Thursday, June 21, 2018
So in my previous post about babies and Brimfield, I discussed five reasons why one should bring their littles to the largest antique flea market in the world (translation - expensive toddler playground).
Now, I am thrilled to announce that at next month's show, on Brimfield Auction Acres at J&J field, I will be creating a safe haven for little ones and parents July 13-14 at Stories, my classic vintage childrenswear pop-up shop!
At Brimfield's first and only dedicated vintage childrenswear booth, come and let your toddlers out of the stroller - even your baby - in our gated vintage play area for tots or vintage playpen for sitting babies. They will enjoy the vintage music and wooden toys, even a teepee and vintage bikes (most will be for sale).
For parents' convenience, there will be a baby change and nursing area (both a first for Brimfield) and an area where they can get off their feet to watch their children play.
Shop till you drop or your baby starts screaming, then come to Stories for a break.*
Can't wait to see you there!
* Please note this is not a drop-off service.
Sunday, May 27, 2018
|Aesop's Fables and Morning Tea|
Whereas last post was all about top 100 picture books for kids, which included many contemporary classics and books that will likely feature in pop culture and educational references, this post is all about the classic classics. Those ideas and stories upon which our society is built - even the Disney movies, the ultimate test of ideological and cultural staying power!
So - read War and Peace to your children to get them to go to sleep? Possibly not. But I've found a few ways to get the real thing into my children's minds and would love your ideas, too. Here goes:
1. Read classics to them over dessert or tea, after a meal but at the table. When we aren't rushing out the door in the morning, I've started to read a Fable or two from Aesop's Fables, pictured above (which I got at the dump!). They love herbal tea, and I hope that, like Pavlov's dog, they will love the classics we are reading by association.
I've also tried to add a classic fairytale to the dinner time routine. Once the mom demands have subsided somewhat, I reach for the real deal-Grimm's or Hans Christen Anderson compilations in these Barnes and Noble classic editions pictured below- leather bound, beautifully illustrated, and eminently affordable!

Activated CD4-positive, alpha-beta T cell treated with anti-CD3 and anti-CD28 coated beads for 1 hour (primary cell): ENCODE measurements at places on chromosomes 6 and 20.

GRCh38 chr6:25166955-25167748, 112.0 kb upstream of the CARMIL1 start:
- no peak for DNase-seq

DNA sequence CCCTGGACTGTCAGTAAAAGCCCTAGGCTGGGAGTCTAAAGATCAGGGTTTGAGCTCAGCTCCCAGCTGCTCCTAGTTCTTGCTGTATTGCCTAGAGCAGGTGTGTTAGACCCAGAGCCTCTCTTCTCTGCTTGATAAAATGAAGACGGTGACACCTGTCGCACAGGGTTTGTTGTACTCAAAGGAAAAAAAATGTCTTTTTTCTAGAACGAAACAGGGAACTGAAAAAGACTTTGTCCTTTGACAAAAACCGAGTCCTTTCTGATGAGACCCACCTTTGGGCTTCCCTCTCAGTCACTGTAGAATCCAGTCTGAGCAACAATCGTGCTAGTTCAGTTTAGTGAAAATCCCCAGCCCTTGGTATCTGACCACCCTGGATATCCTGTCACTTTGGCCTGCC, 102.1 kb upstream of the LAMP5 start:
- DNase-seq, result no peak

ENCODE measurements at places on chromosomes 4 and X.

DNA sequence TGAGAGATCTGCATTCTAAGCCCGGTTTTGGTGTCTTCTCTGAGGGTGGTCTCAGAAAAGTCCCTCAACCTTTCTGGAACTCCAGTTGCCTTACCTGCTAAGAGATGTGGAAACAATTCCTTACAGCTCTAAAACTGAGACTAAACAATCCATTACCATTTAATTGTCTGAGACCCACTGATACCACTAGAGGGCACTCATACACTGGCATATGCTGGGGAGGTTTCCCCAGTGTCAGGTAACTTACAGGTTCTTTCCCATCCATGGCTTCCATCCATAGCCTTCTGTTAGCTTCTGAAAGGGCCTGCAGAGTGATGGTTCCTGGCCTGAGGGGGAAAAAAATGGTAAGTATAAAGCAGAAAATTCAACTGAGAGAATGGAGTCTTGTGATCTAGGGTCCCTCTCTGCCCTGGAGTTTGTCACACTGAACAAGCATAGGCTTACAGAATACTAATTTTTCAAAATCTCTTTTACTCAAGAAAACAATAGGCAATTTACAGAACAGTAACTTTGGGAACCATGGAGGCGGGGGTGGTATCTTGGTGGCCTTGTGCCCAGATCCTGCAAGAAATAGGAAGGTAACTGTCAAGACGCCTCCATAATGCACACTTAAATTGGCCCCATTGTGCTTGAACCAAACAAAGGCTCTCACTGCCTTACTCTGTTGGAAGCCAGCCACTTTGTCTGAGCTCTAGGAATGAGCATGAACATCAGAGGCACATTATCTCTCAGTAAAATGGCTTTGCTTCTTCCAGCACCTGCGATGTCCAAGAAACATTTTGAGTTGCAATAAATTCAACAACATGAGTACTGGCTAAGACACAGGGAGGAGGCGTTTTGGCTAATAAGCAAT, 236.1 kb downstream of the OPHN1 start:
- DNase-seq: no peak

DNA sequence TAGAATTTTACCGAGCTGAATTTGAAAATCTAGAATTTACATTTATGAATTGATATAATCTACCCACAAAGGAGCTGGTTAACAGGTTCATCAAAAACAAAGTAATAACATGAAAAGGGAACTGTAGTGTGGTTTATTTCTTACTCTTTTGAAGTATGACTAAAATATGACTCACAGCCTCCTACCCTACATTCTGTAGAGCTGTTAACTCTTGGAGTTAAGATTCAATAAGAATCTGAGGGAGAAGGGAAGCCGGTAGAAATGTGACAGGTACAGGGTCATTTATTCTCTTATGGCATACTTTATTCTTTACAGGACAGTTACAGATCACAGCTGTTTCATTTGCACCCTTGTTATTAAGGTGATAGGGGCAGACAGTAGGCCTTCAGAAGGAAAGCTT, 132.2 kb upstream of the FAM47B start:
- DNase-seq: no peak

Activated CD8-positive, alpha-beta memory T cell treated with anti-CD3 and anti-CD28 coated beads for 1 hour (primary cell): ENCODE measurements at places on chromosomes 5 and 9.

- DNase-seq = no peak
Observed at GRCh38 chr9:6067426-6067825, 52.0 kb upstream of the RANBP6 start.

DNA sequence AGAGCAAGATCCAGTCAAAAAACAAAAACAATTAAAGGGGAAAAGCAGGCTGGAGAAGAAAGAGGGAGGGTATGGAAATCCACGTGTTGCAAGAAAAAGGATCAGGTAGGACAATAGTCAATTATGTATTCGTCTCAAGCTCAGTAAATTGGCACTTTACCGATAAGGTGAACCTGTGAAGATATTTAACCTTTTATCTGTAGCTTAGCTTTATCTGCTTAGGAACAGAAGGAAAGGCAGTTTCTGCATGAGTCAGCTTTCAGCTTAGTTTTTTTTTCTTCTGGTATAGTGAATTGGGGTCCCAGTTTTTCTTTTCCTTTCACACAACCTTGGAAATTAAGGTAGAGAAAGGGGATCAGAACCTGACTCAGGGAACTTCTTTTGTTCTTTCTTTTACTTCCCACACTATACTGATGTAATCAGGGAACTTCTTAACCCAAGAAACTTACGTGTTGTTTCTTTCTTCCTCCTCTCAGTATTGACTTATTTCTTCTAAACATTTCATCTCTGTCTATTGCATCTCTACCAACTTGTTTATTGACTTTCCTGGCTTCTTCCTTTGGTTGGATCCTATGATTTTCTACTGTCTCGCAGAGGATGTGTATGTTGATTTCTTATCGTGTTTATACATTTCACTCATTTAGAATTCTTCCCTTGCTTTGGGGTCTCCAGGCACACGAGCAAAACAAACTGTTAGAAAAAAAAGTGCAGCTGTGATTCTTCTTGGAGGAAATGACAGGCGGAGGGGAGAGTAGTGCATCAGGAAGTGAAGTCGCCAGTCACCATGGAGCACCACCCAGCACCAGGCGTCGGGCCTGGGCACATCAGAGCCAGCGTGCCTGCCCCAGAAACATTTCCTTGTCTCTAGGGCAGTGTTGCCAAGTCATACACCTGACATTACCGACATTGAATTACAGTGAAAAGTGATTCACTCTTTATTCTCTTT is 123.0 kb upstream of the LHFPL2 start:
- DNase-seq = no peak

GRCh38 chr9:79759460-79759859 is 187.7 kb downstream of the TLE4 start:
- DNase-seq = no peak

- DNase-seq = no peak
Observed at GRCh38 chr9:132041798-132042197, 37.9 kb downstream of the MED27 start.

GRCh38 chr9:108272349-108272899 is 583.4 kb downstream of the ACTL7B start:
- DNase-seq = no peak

Right now, we are reading the Nightengale. Before we watched Sleeping Beauty the other night, I read the classic version (what they like to now call the "real" version), then the Disney, then they watched the Disney cartoon.
2. Buy classics that were originally designed for wee ones. The original Mother Goose is pretty amazing - many rhymes and poems and principles which we refer to all the time. Did you know this is where the original "early to bed early to rise" mantra comes from (see Cock-Crow below)? I also found a principle from Aesop's that we had just read - that "birds of a feather flock together" - incorporated into a Mother Goose Rhyme. I'm sure this nicety was lost on my kiddos, but maybe someday, they'll understand the ideological descent of such platitudes!
I also collect early editions and books in their original small size, as my kids love love the little books - yours? Here are a couple of my favorite. I think the illustrations look so much better when printed in their original setting, no?
3. Books on CD in the car
I currently have a grossly overdue set of "The House at Pooh Corner" in the car, which has memorized my kids for endless hours and kept fighting and whining at bay (and surprisingly entertained me - I never knew how funny Eyore was!). They now know the difference between the "original" or "real" version and the Disney stuff, and love all of it.
That's all my ideas - what are yours?
Monday, April 23, 2018
We know roughly what the great works of literature are for adults and maybe for teens are, but what about for toddlers?
I posed this question to the world's greatest librarian, otherwise known as Leigh Maynard at the Hopkinton Town Library, about a year ago. Little did I know what she would do with it.
She took my question on as a challenge and culled several lists, pulling the best, and this is what she came up with:
|How cute is she?|
I was elated - not only had she come up with the list, but made sure our library had all of them and helpfully collected them into one spot so I didn't have to hunt them down in the nether-most regions of the library while running after three toddlers. There are many reasons why Leigh Maynard was voted best children's librarian in the state. This is one of them.